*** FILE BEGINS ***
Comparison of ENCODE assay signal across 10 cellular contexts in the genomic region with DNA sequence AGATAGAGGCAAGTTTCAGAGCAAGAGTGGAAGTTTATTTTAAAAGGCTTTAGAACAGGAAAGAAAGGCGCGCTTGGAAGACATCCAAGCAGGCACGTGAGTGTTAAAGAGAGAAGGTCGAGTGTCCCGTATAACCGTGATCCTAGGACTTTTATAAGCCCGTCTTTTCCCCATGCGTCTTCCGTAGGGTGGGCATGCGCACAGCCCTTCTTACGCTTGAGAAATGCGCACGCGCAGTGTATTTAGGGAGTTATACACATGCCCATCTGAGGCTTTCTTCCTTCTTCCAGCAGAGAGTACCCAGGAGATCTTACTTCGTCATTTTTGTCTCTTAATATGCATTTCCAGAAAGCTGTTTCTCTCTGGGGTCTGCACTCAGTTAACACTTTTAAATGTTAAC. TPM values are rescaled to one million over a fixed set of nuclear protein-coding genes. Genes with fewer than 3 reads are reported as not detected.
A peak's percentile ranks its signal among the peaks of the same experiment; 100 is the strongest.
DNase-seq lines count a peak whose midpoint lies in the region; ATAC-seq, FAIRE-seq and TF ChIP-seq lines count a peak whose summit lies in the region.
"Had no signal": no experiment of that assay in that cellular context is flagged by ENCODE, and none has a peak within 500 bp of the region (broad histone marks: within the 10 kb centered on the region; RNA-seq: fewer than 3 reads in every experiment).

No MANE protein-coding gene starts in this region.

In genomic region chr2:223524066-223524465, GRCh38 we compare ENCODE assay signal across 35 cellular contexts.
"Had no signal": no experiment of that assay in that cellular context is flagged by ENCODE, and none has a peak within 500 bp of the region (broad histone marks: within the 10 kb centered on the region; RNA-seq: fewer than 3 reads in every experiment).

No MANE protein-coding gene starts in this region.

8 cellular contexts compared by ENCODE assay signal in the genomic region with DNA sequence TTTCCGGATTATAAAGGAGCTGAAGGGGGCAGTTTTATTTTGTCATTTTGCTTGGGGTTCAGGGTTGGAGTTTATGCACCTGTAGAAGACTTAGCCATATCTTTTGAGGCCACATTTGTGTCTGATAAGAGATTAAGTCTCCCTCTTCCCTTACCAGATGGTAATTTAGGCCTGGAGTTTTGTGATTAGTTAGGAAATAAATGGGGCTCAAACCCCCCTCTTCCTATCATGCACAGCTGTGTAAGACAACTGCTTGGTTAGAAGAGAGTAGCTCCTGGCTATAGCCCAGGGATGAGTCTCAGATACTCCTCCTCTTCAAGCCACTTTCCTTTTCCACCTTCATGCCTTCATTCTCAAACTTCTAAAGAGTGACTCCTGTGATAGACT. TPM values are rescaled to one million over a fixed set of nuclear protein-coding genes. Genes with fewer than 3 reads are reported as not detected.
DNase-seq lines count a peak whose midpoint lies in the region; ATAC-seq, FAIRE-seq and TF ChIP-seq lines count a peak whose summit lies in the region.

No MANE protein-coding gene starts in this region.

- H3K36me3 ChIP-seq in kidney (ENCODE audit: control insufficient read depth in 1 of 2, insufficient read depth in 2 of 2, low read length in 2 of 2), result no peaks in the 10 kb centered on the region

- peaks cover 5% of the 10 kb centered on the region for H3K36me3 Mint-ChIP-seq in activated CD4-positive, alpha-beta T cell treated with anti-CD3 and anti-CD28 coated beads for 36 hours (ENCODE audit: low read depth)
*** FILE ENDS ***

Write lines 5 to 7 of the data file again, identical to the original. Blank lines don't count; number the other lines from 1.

No MANE protein-coding gene starts in this region.

In genomic region chr2:223524066-223524465, GRCh38 we compare ENCODE assay signal across 35 cellular contexts.
"Had no signal": no experiment of that assay in that cellular context is flagged by ENCODE, and none has a peak within 500 bp of the region (broad histone marks: within the 10 kb centered on the region; RNA-seq: fewer than 3 reads in every experiment).